Monday, January 22, 2007

What is Basic Writing?

Basic Writing sounds fairly self-explanatory if you just look at the term: writing done at a basic or intro level, rather than an advanced level. When I signed up for the course I assumed that we would be discussing writing pedagogy aimed at high school students, community college students, ESL students, and/or learning-disabled students. And granted, that is probably what we will be talking about most of the time. However, as I discovered tonight, apparently it is much more complicated than that. Janell asserted that her 621 class spent much of the semester trying to determine a specific definition for a basic writer. This suprised me to some extent, because, as I said, it sounds fairly obvious. But I can only imagine that the point of the course is to look at basic writing and what constitutes basic writers from several different perspectives. For example, a graduate English student may consider any less accomplished writer from another academic field to be a basic writer. An undergraduate may consider a high school student to be a basic writer. A high school student may consider an ESL student to be basic writer. Much of what constitutes a "basic writer" most likely depends on who is considering the situation. As for my own opinion, I am going to say that a basic writer is someone who is able to form complex thoughts and ideas, but is unable to completely articulate those ideas and transfer them onto paper. Most likely, a basic writer is also someone who has difficulty organizing their ideas and struggles with some aspects of grammar, i.e. what constitutes a complete sentence. In other words, a basic writer is someone who has potential to achieve their personal writing goals, but simply needs some extra individual attention.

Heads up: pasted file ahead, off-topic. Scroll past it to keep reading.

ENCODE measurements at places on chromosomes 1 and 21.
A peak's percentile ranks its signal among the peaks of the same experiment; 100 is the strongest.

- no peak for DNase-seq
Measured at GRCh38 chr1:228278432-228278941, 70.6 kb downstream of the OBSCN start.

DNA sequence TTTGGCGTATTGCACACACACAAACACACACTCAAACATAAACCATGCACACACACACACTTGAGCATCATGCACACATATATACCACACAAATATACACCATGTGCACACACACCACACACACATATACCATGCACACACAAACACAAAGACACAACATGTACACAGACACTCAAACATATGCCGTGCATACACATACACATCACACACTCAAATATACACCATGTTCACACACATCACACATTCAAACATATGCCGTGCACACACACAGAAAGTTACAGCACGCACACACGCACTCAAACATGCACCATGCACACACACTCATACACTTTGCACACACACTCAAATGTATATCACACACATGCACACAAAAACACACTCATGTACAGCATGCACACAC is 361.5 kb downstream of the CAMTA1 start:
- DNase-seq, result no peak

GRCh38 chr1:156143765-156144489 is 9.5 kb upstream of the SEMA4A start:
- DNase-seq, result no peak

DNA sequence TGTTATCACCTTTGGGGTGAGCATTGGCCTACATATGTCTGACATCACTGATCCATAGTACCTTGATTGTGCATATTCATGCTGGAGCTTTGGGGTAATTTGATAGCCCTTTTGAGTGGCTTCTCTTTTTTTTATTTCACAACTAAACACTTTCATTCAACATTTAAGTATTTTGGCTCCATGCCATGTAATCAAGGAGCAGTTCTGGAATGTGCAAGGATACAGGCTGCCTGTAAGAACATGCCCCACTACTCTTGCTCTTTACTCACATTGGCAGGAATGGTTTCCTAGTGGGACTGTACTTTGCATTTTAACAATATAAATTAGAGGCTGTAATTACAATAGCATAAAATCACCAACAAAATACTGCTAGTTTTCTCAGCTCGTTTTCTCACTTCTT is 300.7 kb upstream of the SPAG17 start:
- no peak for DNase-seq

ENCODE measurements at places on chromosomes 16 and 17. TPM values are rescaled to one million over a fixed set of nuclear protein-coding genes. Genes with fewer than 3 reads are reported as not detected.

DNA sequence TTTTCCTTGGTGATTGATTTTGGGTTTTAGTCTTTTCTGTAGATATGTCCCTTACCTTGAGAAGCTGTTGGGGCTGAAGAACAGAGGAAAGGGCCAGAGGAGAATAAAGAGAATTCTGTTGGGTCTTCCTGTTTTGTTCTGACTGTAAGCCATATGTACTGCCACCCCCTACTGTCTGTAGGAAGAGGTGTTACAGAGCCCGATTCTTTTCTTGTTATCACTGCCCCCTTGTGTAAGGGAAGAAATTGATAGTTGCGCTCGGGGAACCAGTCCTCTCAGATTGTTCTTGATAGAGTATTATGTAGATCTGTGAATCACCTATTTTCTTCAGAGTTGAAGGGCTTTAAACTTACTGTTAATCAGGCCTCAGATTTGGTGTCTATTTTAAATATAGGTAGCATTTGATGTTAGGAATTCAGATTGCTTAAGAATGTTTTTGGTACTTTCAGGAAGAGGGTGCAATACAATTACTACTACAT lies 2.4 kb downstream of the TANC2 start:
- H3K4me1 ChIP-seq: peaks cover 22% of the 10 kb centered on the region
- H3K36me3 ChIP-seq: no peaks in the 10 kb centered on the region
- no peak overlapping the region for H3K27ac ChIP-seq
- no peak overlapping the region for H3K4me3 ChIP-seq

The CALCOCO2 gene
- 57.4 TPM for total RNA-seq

4 comments:

S00nerfan1 said...

I agree that a "basic writer" is someone who probably struggles with organization and grammar. As I posted in my blog, one of the things Ian pointed out in class was that he concentrates his grading aspects more on content and organization rather than the rules of grammar. I think this is a good way to approach teaching a lower level course in composition.

TW said...

I like your definition, but what I thought was really interesting was what you pointed out about perspective and context playing an important role in determining a definition.

Reader1 said...

You're right. I also have discovered how "complicated" approaching basic writing can be. I, too, thought it seemed obvious in the beginning. I guess that's why we have this class, eh?

catdance said...

I totally agree with you on initially thinking that the definition of basic writing seemed obvious. I struggled with trying to define an "idea" that I take for granted with the assumption that I knew how to define bw, but as you said, and in all actualality, bw skill varies from person to person depending on the context of their setting.